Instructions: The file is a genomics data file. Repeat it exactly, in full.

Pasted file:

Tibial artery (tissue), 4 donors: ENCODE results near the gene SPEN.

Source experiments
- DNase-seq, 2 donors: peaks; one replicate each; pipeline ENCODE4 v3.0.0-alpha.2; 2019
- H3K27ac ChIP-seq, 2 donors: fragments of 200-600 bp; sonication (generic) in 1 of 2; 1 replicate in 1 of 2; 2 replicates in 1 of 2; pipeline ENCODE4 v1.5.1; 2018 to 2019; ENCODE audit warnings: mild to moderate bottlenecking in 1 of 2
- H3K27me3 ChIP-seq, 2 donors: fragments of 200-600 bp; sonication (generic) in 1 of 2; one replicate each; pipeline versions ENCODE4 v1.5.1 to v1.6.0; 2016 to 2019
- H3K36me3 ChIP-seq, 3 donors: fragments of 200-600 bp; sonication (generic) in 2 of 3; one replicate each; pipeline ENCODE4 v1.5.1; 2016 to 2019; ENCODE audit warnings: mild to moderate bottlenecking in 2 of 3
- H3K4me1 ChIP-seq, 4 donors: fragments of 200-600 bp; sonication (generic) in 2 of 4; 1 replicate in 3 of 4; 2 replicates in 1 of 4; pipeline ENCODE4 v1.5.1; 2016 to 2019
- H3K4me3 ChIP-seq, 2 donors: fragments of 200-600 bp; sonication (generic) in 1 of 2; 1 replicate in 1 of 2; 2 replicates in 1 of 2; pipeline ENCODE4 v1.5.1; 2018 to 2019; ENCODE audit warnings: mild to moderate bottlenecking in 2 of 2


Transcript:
Tibial artery (tissue), 4 donors: ENCODE results near the gene SPEN.

Source experiments
- DNase-seq, 2 donors: peaks; one replicate each; pipeline ENCODE4 v3.0.0-alpha.2; 2019
- H3K27ac ChIP-seq, 2 donors: fragments of 200-600 bp; sonication (generic) in 1 of 2; 1 replicate in 1 of 2; 2 replicates in 1 of 2; pipeline ENCODE4 v1.5.1; 2018 to 2019; ENCODE audit warnings: mild to moderate bottlenecking in 1 of 2
- H3K27me3 ChIP-seq, 2 donors: fragments of 200-600 bp; sonication (generic) in 1 of 2; one replicate each; pipeline versions ENCODE4 v1.5.1 to v1.6.0; 2016 to 2019
- H3K36me3 ChIP-seq, 3 donors: fragments of 200-600 bp; sonication (generic) in 2 of 3; one replicate each; pipeline ENCODE4 v1.5.1; 2016 to 2019; ENCODE audit warnings: mild to moderate bottlenecking in 2 of 3
- H3K4me1 ChIP-seq, 4 donors: fragments of 200-600 bp; sonication (generic) in 2 of 4; 1 replicate in 3 of 4; 2 replicates in 1 of 4; pipeline ENCODE4 v1.5.1; 2016 to 2019
- H3K4me3 ChIP-seq, 2 donors: fragments of 200-600 bp; sonication (generic) in 1 of 2; 1 replicate in 1 of 2; 2 replicates in 1 of 2; pipeline ENCODE4 v1.5.1; 2018 to 2019; ENCODE audit warnings: mild to moderate bottlenecking in 2 of 2